I’m not a homophobe – Dunaiski
The former ambassador to India said while he respects every person’s views, people ought to be more sensitive about Namibia’s Christian beliefs.
14 October 2021 | Local News
Former ambassador to India Puis Dunaiski, who tweeted that justice minister Yvonne Dausab is a ‘pagan’ and ‘totalitarian’ for allegedly pushing same-sex and abortion legislation, says he is not homophobic, but rather a convicted Christian.
Dausab is increasingly under attack from the Christian community after it was announced that government is considering abolishing the common law offences of sodomy and unnatural sexual offences.
Dunaiski, who has apologised to Dausab and deleted his tweet this week, however stuck to his guns and said Namibia has other more pressing issues that need to be prioritised.
According to him, per capita, Namibia is the most Christianised population in the world, adding that countries are breaking up because of raging “heavy fights” about abortion and homosexuality.
He said while he respects every person’s views, people ought to be more sensitive about Namibia’s Christian beliefs.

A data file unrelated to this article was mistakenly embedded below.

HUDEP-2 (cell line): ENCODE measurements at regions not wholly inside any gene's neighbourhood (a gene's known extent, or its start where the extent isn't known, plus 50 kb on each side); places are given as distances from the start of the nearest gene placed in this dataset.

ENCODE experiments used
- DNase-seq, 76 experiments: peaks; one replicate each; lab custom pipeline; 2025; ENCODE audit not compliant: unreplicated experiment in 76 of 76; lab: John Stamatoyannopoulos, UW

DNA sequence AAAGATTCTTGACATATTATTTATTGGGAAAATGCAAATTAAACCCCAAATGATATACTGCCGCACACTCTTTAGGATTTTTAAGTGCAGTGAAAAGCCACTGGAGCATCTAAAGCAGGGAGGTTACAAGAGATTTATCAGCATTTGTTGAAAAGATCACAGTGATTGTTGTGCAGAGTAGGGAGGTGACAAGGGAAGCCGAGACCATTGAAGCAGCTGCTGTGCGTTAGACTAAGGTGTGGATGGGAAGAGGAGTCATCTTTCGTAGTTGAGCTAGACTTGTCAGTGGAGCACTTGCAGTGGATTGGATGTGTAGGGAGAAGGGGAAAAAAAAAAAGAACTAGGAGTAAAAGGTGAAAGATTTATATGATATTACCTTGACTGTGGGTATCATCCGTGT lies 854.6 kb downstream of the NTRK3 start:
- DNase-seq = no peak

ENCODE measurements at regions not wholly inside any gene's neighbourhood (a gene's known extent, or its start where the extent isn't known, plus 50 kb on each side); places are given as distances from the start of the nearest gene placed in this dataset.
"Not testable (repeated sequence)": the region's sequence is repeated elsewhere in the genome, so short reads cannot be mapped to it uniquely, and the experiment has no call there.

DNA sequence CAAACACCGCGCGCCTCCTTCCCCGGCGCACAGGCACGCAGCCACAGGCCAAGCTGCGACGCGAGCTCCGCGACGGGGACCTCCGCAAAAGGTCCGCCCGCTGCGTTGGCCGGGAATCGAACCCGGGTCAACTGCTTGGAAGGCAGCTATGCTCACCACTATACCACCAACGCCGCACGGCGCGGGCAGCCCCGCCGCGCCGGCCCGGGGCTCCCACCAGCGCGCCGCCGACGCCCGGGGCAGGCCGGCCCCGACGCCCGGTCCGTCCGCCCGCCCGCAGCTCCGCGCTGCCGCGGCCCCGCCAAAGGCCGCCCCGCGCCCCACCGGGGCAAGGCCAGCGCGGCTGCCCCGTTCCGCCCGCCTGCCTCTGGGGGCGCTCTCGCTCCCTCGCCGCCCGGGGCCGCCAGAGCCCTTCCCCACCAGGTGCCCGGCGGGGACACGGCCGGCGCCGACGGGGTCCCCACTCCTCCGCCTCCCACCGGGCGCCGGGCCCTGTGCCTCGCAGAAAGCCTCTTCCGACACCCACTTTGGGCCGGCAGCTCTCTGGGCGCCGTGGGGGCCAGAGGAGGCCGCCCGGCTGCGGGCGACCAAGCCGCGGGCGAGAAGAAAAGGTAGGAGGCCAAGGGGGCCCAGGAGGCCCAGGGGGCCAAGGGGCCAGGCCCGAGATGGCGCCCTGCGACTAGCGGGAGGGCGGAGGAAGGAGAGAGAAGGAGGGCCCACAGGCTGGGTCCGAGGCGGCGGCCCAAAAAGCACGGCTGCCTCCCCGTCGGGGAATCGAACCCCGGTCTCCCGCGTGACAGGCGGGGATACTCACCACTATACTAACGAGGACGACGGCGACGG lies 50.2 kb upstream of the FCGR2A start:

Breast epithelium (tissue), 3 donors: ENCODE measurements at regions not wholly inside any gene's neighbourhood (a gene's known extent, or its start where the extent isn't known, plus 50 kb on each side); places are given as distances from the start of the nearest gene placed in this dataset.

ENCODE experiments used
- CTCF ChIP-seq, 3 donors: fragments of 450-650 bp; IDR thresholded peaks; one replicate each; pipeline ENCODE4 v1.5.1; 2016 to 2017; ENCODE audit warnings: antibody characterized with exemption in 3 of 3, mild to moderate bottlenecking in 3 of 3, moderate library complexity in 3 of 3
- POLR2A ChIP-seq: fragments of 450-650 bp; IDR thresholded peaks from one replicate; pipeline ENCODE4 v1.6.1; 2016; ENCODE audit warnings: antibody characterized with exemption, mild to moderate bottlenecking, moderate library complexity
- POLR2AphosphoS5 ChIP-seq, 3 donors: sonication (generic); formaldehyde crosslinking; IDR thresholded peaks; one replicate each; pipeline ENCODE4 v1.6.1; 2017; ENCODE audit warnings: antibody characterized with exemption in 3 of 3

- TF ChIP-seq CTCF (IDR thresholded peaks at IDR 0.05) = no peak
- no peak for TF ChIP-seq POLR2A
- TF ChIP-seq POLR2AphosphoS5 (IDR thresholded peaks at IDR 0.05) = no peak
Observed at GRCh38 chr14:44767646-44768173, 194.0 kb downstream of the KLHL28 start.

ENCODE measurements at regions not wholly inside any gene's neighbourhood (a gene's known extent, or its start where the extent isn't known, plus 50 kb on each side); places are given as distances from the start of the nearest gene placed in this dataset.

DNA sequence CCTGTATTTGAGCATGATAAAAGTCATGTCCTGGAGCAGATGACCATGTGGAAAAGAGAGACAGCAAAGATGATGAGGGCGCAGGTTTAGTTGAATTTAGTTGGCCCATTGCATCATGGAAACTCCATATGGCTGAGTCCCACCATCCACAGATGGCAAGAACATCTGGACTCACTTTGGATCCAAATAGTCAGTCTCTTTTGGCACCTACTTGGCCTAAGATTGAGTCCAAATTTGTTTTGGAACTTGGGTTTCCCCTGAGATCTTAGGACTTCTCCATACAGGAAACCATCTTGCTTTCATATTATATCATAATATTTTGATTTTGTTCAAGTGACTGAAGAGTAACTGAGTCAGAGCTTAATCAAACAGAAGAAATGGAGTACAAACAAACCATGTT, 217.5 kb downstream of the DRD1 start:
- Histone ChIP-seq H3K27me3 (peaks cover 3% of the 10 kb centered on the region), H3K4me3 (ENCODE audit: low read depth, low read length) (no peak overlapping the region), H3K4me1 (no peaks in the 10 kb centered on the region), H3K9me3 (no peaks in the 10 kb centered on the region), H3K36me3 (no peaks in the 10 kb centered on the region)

“We have been already colonised for maybe 120 years and we had that western influence in our countries. That domination and influence of western domination and their culture being rubbed onto us has just caused more division.
He said “instead of us pushing for things like abortion and same-sex marriages”, the country should focus on “more of our own problems like tribalism”.
“Most of the liberal-minded people are bringing these things on our soil,” he said.
Christianity was imported too
He pointed out that Christianity too was imported into Africa, but added that we now have a new social reality and issues like homosexuality and abortion should not be out on the “front banner”.
According to him, issues like homosexuality and abortion are copied from the west and should not be prioritised.
“I think people who are pushing this agenda of abortion [and] same-sex marriage are products of western universities and western learning. These things are still strange for us in our cultures or a Namibian reality.
“I don’t want to go to the extreme to what the founding father Sam Nujoma said. I would also never persecute any person for their convictions. All I am saying is don’t impose the debate onto us and cause unnecessary cultural divisions,” he said.
Dausab confirmed that Dunaiski apologised, but said it would have been good for him to do so publicly on Twitter.
She added that it is unfortunate that people are increasingly showing their intolerance.
“Namibia is a constitutional democracy established as a sovereign, secular democratic and unitary state, founded on the principles of democracy, the rule of law and justice for all.
“Also, I think the personal attacks and the body shaming, the references to my ‘round head’ are not warranted because I am primarily responding to issues as the minister of justice, and in this capacity, I must remain objective to the extent that I can.”